The Exhibition

DIE BITTEREN TRÄNEN DER PETRA VON KANT, 1972 (Setfoto). Quelle: DIF © Peter Gauhe

Rainer Werner Fassbinder: THE BITTER TEARS OF PETRA VON KANT, 1972 (still). Source: DIF © Peter Gauhe


DIE BITTEREN TRÄNEN DER PETRA VON KANT, 1972 (Setfoto). Quelle: DIF © Peter Gauhe

Rainer Werner Fassbinder: THE BITTER TEARS OF PETRA VON KANT, 1972 (still). Source: DIF © Peter Gauhe

 “Fassbinder – NOW.”

5th May 2015 till 23rd August 2015

The Deutsches Filmmuseum, Frankfurt am Main, presents the exhibition Fassbinder – NOW in nine rooms at the Martin-Gropius-Bau, Berlin, from 6th May to 23rd August 2015, to mark Rainer Werner Fassbinder’s 70th birthday on 31st May. The presentation provides a new impetus to engage with one of the most significant German directors. Fassbinder – NOW illustrates not only the film-maker’s working methods, but also the coherence of his work in the cinema and its influence on the art being produced today. The exhibition thus takes in a dual perspective: both historical and contemporary. It traces the aesthetic, political and media contexts that distance our present from Fassbinder’s time while simultaneously linking to it.

The presentation begins with a juxtaposition: headlines and texts reflect the original public reception of Fassbinder’s persona and his work. Fassbinder explains his understanding of film in excerpts from television interviews that may be seen on nine monitors – in the process implicitly clarifying the methods with which he stage-managed his own public image.
In the first part of the exhibition a different aspect of Fassbinder is juxtaposed with the image intended for public consumption: original documents and personal effects from his estate provide visitors with detailed insight into the director’s projects and the environment in which he lived. Notes, letters, calculations, manuscripts, screenplays and shooting schedules trace Fassbinder’s work methods as well as his personal attitude and illuminate his strategic and structural approach. A slideshow presents the director highly concentrated at work with his team. Visitors may leaf through digitised documents, such as complete screenplay manuscripts, at media stations, or further explore his professional archive by listening to his recorded notes for his masterpiece BERLIN ALEXANDERPLATZ (1979/80). Additional attention is paid to Fassbinder’s work with the costume designer Barbara Baum. Alongside her costumes, such as the spectacular silver lamé dress worn by Hanna Schygulla in LILI MARLEEN (1980) and the sailors’ uniforms from QUERELLE (1982), sketches from her personal collection will also be shown.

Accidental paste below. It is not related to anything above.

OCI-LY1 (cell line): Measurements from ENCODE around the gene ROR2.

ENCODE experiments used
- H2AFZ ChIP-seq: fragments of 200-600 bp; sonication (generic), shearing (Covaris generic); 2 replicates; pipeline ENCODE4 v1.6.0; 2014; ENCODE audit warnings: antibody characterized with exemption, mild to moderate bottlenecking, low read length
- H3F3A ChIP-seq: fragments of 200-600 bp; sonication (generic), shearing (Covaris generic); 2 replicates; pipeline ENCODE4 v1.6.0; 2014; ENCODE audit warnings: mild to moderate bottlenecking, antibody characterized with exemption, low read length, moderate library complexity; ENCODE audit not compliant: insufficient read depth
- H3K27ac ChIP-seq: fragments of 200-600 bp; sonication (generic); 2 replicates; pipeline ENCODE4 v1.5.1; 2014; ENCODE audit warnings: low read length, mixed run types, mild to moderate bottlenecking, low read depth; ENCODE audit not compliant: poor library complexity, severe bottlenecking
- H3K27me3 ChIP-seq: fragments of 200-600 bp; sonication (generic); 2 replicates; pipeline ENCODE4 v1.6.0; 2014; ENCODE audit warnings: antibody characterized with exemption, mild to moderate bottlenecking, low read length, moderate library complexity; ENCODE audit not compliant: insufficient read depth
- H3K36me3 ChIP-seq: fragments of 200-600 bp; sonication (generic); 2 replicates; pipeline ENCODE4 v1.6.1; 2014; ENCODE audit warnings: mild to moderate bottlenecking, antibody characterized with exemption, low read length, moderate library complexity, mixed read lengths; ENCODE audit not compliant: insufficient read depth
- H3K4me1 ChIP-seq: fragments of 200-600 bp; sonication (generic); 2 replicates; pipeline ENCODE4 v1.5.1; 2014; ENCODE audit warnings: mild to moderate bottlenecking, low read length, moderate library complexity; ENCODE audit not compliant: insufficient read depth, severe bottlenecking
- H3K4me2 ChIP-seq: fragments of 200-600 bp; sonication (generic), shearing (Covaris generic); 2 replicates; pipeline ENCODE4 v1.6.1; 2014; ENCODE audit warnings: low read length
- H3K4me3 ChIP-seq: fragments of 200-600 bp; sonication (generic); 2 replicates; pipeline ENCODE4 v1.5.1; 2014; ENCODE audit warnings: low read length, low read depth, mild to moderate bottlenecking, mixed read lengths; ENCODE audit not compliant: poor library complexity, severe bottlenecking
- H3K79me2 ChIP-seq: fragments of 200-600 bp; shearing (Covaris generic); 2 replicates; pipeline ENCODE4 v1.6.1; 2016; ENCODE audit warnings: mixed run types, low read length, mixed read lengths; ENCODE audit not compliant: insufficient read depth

The second part of the exhibition illustrates the recurring themes and aesthetic resources in Fassbinder’s films, juxtaposed with the works of contemporary artists that refer to them either directly or indirectly. Thus, on a free-floating screen one may see film clips showing Fassbinder’s 360-degree tracking shots, including the famous scene from MARTHA (1973). This is followed by Runa Islam’s video installation TUIN (1998), for which this tracking shot serves as a point of reference.
Excerpts from Fassbinder’s films, shown as a compilation on three large screens, introduce the most important themes in his œuvre and also highlight the stylistic resources, such as lighting, framing and direction of gaze, that characterise his films.

Jeroen de Rijke / Willem de Rooij, Tom Geens, Maryam Jafri and Ming Wong as well as the Canadian photographer Jeff Wall have also employed aesthetic strategies, themes and motifs from Fassbinder’s films in their works. These are linked to the artists’ own attitudes. Their works facilitate a new way of looking at Fassbinder’s work; they show which aspects are of particular relevance today and demonstrate, on a higher level, how the cinema affects contemporary media. The video works, conversely, give an impetus for the reception of Fassbinder in the present.
The project is a cooperation with the Rainer Werner Fassbinder Foundation, Berlin, and is supported by the Capital Cultural Fund.

A catalogue is being published in German and English editions, moreover a catalogue about the work of costume designer Barbara Baum is published in German.

Participating artists:

Jeff Wall (b. 1946, Canada)

Tom Geens (b. 1970, Belgium)

Runa Islam (b. 1970, Bangladesh)

Maryam Jafri (b. 1972, Pakistan)

Olaf Metzel (b. 1974, Berlin)

Jeroen de Rijke / Willem de Rooij (b. 1970 Netherlands, d. 2006, Ghana / b. 1969 Netherlands)

Rikrit Tiravanija (b. 1961, Argentina)

Ming Wong (b. 1971, Singapore)

Exhibition curator: Anna Fricke

Co-conception: Hans-Peter Reichmann, Dr. Henning Engelke

Assistant curator: Svetlana Svyatskaya


Opening: Tuesday, 5th May, 7 p.m.


The exhibition is sponsored by the Capital Cultural Fund

Opening times and prices 

Martin-Gropius-Bau Berlin

Niederkirchnerstraße 7

10963 Berlin

Opening times

Wed–Mon 10 a.m.–7 p.m.

Tues closed


Adults €9 (concession €6.5)

Groups (min. 5 people) €6.5 per person

Free entry for children up to 16 years of age

Combi-ticket (discounted) available at the entrance